There’s a guy at the Brooklyn Flea Market who sells an impressive and ever-growing collection of vintage/retro kids toys and collectibles, including action figures, matchbox cars, wind-up toys, Garbage Pail Kids, the random remains of long forgotten rock collections and the like. It’s fun to sift through everything he’s got, either to get nostalgic about the toys of your own youth or to marvel at what older generations amused themselves with.
For example! The pack of “Your Ideal Love Mate” trading cards I snagged for $20. Produced in 1941, I’m not entirely sure if they were dispensed one at a time out of some “fortune telling” vending machine or if people purchased them in sets, but regardless, each card (there are 30) shows a photograph of a woman, usually glamorous but occasionally homely, alongside a personality description that makes her best suited for the card’s owner. (I presume these were made for men — or, you know, secret lesbians. Also, there was indeed dude versions of these trading cards for women to collect.) The personality descriptions for these “ideal love mates” are hilaaaariously archaic, noting such attributes as “knows when to be restful when you are tired,” “will devote her life to reforming you,” and “she’s a pal and a sport whether she can shop at Worth’s or Woolworth’s.” My plan is to frame a few of my favorites and put them by the toilet for guests to giggle at while they poop. But first, I have scanned a few for you to see! Which “Ideal Love Mate” would you be?
Today in Nashville adventures, we tried to leave Winona’s living room and relocate to a cute, little coffee shop to blog. But alas, there were no seats available. So, like any good blogger would, we decided to ditch our laptops and go on a vintage shopping bonanza. Click through to see the gems we discovered, find out what we did and didn’t purchase, and learn where in the heck we would wear gold, leather knickers or denim baby backpacks.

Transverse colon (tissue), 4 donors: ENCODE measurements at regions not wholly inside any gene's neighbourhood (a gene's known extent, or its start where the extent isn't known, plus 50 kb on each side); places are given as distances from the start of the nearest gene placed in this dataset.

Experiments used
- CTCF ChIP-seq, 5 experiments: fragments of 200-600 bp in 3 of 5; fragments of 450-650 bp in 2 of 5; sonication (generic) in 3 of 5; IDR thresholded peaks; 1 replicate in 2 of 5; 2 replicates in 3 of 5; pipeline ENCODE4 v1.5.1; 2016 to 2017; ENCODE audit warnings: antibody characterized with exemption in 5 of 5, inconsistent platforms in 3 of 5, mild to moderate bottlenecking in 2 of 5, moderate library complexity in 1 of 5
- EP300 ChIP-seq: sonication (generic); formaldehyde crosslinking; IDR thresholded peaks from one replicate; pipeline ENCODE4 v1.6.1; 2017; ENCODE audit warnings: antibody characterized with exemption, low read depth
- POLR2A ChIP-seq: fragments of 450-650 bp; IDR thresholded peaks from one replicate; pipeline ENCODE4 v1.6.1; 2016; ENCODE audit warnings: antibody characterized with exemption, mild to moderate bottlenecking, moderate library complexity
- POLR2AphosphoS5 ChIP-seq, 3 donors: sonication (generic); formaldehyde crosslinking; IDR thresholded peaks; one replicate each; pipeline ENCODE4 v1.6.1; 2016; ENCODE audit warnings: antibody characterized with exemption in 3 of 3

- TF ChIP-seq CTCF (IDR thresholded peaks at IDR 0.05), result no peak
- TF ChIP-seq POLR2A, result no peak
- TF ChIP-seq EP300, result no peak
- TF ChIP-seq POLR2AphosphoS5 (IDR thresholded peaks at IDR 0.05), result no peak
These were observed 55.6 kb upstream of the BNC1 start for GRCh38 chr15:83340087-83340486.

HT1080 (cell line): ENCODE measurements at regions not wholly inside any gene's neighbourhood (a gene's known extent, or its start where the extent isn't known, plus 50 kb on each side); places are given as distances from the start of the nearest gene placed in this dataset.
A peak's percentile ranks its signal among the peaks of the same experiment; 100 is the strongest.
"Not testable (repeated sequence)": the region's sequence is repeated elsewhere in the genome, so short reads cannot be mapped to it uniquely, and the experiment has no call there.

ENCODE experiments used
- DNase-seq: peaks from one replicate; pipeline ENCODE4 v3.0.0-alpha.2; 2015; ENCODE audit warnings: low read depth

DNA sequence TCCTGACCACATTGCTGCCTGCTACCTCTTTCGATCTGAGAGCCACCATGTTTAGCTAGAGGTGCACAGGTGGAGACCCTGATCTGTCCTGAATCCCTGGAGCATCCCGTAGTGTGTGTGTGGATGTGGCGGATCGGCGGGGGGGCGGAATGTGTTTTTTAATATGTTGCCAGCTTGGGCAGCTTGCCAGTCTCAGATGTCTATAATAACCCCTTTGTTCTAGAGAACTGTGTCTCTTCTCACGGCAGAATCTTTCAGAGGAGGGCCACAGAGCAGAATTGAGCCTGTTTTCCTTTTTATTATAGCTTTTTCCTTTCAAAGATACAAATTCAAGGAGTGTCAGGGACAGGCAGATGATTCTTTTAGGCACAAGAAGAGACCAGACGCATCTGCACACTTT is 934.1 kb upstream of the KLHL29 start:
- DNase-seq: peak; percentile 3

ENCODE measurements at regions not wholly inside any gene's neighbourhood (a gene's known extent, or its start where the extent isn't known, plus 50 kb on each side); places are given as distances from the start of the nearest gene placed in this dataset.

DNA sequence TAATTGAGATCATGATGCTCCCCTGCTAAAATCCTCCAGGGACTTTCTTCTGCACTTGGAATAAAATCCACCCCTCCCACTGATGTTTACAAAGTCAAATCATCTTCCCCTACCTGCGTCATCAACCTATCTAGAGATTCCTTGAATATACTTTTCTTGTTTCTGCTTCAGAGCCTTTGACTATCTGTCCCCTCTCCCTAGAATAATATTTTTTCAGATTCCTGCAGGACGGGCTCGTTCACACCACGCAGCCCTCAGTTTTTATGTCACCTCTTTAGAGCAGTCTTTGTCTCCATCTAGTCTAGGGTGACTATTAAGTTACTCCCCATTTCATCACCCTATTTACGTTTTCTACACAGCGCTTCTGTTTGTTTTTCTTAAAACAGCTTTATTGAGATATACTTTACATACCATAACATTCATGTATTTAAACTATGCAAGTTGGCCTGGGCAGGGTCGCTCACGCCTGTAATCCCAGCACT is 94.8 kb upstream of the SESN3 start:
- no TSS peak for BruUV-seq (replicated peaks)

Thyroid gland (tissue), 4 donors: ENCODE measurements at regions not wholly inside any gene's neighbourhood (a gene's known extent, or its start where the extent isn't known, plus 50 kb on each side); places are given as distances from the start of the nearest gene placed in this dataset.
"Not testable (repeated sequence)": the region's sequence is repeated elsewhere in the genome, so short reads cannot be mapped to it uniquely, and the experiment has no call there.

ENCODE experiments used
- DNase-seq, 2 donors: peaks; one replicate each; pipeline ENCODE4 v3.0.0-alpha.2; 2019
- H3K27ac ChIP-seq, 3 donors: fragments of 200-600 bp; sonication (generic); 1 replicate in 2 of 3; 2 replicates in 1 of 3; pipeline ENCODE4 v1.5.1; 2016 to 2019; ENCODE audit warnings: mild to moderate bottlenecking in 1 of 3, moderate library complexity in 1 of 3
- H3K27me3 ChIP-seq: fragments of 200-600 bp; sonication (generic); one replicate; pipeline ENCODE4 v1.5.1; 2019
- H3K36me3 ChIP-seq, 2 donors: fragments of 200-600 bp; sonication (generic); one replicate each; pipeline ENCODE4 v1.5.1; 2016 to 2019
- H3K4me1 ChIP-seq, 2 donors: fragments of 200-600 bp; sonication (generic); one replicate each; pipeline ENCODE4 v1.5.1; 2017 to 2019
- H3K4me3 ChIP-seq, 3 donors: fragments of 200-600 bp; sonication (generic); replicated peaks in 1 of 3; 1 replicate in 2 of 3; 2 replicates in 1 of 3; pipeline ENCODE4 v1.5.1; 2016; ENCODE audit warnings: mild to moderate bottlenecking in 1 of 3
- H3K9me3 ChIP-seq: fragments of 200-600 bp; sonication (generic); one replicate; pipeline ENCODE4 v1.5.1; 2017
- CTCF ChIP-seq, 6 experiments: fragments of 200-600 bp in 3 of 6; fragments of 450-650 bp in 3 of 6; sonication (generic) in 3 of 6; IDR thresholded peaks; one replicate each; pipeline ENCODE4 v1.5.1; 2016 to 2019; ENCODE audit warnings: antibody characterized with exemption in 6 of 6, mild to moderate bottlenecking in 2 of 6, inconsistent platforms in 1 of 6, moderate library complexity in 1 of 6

My mom gave me treasure: a small pile of small paperback books produced by someone named Jose Bonomo who may or may not be a real person, from the 1950s-1960’s on various womanly things, like how to have flawless hair, makeup, figures, diets, and even parties. I feel like I am a 1960’s housewife in the modern world, despite not being married. I want to write the feminists’ guide to being a single 1960’s housewife, which I realize makes no sense and is contradictory, but I’m just so curious about how women lived in the ‘50s and ‘60s (thanks, “Mad Men”). I want to know how they did their hair, makeup, and maintained their figures.
So when I saw this one diet book in particular, I thought I misread the title. But no, I hadn’t, it’s actually a book titled The Scientific & Easy Way to Gain Wight. The cover shows an illustration of a thin woman measuring her thighs. “SHOWS YOU HOW TO ADD POUNDS AND INCHES” the book assures, while proclaiming, “SENSIBLE! SURE!” Keep reading »
I guess back in the ’80s some baby genius manufactured a phone reflective of the hit Boy George song “Karma Chameleon.” As evidenced by the video, it’s a phone shaped like a chameleon that sings to you every time someone calls. I want it, I want it, I want it! [YouTube]
Sometimes you’re like, “Geez, I really wish I could enjoy a healthy, invigorating steam while watching ‘Rizzoli & Isles’ in my living room.” You are always saying that and you know it! Too bad you — and “Rizzoli & Isles” — weren’t around in 1983, when some monster took it upon himself to invent a portable, plug-in steam cabinet, available for sale in the Fall/Winter 1983 Sears Catalog. All for the the low, low, price of $389 in 1983 dollars, which is basically the down payment on a house in today’s money. [Wired]
As far as I’m concerned, the ’80s toy Teddy Ruxpin was already a bit of a creepster. A strange combo man/bear with perpetually outstretched arms, Ruxpin was at turns needy and difficult, with the vocal intonations of a serial killer.
Apparently I’m not the only one who thinks so. Portland, Oregon, artist Sean Hathaway hacked into the Teddy Ruxpin computer system and created deviously modified bears. Hathaway replaced the Ruxpin vocal box with an array of creepy alternatives, all having mental breakdowns. The effect is chilling and confirms our deepest fears about Ruxpin. He’s a maniac.
Above, check out 10 more toys that we find totally creepy, bizarre and kid-inappropriate. And check out Hathaways T,E.D. project after the jump!
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